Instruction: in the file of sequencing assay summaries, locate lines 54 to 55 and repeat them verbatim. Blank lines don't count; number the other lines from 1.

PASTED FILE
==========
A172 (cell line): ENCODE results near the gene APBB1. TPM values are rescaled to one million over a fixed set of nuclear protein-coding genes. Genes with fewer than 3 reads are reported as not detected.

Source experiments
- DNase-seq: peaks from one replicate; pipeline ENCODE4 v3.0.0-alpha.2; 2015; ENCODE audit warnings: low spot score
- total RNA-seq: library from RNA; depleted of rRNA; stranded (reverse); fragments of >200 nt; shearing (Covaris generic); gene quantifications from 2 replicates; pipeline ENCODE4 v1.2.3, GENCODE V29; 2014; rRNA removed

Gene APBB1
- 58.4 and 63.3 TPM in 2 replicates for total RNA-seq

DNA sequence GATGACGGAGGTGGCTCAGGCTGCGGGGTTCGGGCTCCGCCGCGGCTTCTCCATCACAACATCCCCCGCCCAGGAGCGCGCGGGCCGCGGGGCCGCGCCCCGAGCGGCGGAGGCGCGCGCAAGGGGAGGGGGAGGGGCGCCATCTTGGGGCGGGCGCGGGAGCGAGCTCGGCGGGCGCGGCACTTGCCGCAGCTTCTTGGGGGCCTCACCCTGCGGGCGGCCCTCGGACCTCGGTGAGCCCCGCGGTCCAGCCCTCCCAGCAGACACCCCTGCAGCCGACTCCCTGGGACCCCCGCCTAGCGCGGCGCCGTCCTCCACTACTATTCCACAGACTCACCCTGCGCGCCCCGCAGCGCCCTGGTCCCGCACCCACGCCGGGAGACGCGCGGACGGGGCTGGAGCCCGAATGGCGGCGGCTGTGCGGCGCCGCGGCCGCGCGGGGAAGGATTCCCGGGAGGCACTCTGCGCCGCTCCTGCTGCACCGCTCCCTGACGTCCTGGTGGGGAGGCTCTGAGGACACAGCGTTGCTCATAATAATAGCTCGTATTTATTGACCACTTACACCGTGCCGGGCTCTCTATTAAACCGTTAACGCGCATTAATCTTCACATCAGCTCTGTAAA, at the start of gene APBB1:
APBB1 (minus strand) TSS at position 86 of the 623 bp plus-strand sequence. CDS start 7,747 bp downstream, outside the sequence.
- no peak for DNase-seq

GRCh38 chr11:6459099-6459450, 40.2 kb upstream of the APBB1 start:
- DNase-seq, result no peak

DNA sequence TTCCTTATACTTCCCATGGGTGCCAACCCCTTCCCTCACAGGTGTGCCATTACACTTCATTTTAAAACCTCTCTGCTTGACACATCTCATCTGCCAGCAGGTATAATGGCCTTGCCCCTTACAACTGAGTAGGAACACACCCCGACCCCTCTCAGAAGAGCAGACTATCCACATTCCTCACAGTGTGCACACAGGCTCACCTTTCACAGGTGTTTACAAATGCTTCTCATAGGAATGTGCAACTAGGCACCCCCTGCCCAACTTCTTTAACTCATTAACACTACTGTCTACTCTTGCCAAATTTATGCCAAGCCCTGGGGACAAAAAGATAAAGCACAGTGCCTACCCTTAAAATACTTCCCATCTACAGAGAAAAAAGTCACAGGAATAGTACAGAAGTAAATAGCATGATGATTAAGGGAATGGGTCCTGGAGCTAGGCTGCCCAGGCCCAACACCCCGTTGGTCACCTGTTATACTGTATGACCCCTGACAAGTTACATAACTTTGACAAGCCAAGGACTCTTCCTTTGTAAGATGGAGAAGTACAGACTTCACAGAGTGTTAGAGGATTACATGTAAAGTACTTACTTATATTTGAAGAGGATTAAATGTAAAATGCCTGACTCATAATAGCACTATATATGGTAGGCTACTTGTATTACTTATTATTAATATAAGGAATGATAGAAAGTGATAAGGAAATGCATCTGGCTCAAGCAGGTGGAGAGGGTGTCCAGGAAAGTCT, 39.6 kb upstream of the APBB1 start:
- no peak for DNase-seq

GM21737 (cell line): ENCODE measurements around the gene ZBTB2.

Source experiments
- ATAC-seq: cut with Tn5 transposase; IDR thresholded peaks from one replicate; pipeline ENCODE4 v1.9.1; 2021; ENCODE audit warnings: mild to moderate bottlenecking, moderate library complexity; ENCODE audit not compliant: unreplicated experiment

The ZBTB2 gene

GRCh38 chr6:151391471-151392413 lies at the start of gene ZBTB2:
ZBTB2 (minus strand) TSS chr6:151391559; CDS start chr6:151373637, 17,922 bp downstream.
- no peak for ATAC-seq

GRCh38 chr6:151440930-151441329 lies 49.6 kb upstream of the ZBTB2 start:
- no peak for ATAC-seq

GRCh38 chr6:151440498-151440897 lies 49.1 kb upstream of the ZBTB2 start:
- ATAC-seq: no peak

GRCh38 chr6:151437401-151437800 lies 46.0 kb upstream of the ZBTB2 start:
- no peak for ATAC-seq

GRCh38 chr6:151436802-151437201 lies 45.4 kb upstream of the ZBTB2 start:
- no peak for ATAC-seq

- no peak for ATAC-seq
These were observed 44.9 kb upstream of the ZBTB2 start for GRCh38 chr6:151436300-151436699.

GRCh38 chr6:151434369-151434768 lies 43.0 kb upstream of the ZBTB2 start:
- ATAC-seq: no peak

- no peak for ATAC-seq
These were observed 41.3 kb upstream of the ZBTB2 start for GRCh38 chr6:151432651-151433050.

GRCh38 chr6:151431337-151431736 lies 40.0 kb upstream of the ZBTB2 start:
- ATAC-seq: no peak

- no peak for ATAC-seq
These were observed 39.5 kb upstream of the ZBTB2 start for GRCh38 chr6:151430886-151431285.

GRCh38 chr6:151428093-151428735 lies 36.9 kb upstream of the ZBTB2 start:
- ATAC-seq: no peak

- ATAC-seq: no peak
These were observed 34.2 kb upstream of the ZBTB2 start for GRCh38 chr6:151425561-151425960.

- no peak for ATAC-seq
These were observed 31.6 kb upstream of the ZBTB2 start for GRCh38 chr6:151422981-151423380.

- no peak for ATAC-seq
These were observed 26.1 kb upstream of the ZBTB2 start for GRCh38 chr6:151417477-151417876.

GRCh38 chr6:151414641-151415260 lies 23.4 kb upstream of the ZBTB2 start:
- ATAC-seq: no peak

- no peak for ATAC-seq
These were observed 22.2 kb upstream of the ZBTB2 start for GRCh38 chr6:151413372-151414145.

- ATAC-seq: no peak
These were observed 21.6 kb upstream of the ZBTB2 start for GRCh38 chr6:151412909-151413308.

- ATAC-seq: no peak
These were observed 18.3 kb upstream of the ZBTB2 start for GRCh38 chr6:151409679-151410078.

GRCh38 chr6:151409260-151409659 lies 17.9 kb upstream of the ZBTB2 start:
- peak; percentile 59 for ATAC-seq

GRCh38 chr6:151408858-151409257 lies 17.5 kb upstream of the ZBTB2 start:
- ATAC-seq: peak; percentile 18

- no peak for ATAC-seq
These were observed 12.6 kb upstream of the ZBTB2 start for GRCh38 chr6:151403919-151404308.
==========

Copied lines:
These were observed 18.3 kb upstream of the ZBTB2 start for GRCh38 chr6:151409679-151410078.

GRCh38 chr6:151409260-151409659 lies 17.9 kb upstream of the ZBTB2 start: